Finally, when I calculated my nutrition per day – I was shocked. I was going to be eating a ridiculous amount of food.

Deliciouness? Anyone?

In fact, I often struggled to eat enough. I had always lost weight in the past by cutting calories and food in take – not by drastically increasing it; many of the members of my team expressed this concern as well – with some confessing that they were going to say they were eating in one food bracket while secretly cutting calories by an additional 500 or so, just to be safe. This became so common that Autumn addressed this in a live stream (and royally reprimanded us in the process).

Completing the program was one concern; committing to and trusting the program? That was something else entirely.

Breaking Through

Phase 1 was a struggle; it took a great deal of flexibility and adaptation to make the system work. What’s more, as the program was very different from my previous fitness experiences, I was unsure if it was or would work. I was completing my workouts – but I was never “destroyed.” I was eating more than I had in years, and I was actually working out less (I wasn’t in pain, I wasn’t running 10 miles on empty and then rocking a hot yoga class, followed by a bike ride). I was fairly certain I was wasting my time. But I had committed to the process and the program. I was not going to cheat it or myself; I was going to trust it. And so, every day, I pushed play. I aimed for sobriety. I became a meal prep queen. I dialed in.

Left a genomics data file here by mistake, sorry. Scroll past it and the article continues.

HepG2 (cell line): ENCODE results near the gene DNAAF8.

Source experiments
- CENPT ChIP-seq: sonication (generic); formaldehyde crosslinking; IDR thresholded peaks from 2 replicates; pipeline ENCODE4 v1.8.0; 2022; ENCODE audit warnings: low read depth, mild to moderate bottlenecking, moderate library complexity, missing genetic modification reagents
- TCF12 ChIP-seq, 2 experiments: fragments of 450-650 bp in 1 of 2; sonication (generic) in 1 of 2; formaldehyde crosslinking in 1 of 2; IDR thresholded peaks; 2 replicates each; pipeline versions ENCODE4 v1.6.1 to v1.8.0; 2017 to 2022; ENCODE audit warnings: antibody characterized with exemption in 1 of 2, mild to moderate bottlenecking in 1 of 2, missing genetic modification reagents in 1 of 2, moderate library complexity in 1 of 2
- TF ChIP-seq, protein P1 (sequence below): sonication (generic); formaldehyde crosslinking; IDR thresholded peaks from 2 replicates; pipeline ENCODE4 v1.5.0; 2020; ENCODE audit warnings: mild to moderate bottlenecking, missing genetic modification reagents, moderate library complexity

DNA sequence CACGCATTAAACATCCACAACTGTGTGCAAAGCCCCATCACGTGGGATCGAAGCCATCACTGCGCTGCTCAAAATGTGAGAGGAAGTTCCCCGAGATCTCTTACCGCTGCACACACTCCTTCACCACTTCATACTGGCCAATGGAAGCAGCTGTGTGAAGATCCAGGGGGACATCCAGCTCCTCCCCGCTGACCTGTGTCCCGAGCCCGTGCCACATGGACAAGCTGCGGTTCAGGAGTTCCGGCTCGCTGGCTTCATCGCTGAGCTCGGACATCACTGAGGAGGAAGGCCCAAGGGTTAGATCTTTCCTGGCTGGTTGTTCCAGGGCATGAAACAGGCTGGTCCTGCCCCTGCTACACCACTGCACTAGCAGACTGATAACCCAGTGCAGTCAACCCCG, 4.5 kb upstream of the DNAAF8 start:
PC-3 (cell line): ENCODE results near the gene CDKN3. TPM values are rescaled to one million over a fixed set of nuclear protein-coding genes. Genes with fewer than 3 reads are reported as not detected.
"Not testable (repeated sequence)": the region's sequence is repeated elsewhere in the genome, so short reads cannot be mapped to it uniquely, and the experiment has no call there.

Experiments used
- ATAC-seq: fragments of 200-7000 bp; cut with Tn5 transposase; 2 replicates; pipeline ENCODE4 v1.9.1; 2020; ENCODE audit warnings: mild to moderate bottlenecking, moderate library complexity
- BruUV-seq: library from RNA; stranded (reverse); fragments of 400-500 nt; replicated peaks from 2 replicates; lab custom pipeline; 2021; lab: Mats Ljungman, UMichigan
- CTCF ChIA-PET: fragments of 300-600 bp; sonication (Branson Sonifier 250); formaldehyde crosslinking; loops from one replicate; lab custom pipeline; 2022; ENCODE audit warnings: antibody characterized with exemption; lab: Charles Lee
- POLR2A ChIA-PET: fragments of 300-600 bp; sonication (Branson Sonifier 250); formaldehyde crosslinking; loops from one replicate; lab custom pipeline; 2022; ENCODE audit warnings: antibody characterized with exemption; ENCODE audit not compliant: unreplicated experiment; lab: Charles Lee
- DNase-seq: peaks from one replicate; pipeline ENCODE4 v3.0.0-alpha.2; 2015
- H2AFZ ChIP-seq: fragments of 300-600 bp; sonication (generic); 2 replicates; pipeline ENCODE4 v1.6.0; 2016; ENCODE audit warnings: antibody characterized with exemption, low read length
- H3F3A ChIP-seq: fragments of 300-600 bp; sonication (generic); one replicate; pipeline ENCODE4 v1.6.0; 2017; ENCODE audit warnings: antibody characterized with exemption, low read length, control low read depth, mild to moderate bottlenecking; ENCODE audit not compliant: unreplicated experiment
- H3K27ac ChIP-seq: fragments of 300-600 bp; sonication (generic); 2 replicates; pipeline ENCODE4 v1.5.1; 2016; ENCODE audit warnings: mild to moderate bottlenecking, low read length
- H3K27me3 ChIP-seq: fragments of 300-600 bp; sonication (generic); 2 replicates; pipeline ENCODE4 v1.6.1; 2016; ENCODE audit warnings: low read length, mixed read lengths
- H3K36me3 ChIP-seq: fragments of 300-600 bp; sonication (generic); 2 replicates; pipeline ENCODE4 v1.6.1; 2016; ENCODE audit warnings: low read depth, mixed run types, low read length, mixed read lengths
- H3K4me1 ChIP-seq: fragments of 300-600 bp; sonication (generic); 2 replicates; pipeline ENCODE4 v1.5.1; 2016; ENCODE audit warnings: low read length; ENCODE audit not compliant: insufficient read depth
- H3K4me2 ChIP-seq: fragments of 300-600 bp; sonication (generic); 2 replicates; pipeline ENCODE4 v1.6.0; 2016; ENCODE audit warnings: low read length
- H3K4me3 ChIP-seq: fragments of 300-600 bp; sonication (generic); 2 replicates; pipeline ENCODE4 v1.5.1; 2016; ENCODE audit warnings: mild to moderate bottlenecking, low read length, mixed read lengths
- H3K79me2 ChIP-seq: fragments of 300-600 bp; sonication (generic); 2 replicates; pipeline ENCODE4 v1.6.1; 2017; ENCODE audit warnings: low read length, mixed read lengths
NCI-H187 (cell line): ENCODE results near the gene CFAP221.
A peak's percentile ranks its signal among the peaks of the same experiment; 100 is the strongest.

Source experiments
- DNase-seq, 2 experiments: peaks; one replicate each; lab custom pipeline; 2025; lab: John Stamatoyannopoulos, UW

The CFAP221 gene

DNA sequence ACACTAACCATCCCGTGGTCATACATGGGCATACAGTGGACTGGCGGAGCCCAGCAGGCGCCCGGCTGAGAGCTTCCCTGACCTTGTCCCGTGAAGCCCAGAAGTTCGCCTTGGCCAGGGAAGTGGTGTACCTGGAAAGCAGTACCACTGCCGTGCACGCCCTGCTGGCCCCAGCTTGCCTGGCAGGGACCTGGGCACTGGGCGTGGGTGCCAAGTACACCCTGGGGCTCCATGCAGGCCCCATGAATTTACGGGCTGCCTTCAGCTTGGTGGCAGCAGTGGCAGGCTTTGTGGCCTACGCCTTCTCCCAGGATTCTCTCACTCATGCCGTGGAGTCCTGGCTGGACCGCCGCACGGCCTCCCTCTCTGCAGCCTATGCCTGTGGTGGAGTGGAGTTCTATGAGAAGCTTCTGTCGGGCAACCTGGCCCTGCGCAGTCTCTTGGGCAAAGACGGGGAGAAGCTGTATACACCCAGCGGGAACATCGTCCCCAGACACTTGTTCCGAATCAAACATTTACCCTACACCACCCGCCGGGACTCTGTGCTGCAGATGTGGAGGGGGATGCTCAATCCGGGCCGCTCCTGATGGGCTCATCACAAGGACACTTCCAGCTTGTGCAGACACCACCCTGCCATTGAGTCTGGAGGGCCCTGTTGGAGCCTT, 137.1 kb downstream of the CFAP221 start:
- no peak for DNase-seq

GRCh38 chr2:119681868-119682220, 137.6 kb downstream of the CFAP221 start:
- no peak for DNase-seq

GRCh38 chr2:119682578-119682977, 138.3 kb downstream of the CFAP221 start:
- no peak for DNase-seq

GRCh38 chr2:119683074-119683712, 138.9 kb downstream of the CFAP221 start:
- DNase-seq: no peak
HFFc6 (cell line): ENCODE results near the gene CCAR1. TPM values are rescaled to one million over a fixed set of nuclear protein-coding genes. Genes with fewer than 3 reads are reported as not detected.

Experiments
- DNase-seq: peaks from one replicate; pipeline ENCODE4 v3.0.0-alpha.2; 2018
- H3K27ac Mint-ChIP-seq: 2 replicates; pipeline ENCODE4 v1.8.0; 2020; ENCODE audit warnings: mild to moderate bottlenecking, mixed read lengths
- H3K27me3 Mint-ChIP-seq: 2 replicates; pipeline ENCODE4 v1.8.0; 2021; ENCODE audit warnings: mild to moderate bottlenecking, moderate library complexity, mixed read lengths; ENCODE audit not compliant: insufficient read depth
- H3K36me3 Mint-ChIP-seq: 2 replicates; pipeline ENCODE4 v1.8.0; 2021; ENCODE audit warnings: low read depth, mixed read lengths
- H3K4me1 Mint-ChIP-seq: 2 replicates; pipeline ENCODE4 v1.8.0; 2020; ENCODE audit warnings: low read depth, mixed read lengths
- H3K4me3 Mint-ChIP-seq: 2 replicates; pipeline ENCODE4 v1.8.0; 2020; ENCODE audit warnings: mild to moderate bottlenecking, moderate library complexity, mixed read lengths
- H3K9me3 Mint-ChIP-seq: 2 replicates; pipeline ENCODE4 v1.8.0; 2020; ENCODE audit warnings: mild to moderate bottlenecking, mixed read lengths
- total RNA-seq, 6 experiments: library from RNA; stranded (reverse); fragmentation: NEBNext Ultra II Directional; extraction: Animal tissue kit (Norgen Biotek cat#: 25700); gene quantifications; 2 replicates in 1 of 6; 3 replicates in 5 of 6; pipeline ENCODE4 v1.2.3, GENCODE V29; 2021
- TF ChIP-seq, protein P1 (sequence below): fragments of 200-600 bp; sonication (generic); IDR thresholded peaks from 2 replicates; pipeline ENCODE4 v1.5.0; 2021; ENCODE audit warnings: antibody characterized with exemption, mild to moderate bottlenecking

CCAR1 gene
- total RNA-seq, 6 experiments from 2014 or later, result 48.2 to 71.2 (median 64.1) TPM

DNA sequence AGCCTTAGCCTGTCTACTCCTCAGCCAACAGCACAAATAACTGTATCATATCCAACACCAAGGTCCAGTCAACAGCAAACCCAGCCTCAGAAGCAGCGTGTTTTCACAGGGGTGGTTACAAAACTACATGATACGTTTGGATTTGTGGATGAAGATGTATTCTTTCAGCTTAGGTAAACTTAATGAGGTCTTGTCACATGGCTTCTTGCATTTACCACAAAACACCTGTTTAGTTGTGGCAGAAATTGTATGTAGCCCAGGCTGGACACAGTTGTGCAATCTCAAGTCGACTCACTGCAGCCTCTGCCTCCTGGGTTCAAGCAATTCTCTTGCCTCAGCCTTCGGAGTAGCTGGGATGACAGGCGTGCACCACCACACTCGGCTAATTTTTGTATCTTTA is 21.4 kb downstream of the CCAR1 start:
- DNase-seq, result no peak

24 days later – phase 1 pictures revealed something astonishing: results.

Progression

In phase 2, those results became even more pronounced.

Phase 3? You get the idea.

80 days later…

I was not perfect on nutrition, unfortunately. There were mistakes and slip ups (maybe a glass of wine here or there). I needed heavier weights. My son refused to sleep. But I never missed a workout. I stayed committed. I did my best.

And in doing my best, I learned a great deal about myself, about fitness, and about life long health and wellness. Namely:

  • Eating more of the right foods is critical to wellness and fitness
  • Your body needs to be nourished to transform; self care and self love is critical to realizing gains and success in any fitness program
  • Soreness is not an accurate measure of developing strength or transformation
  • Community is the secret weapon to a successful fitness program

The Importance of Community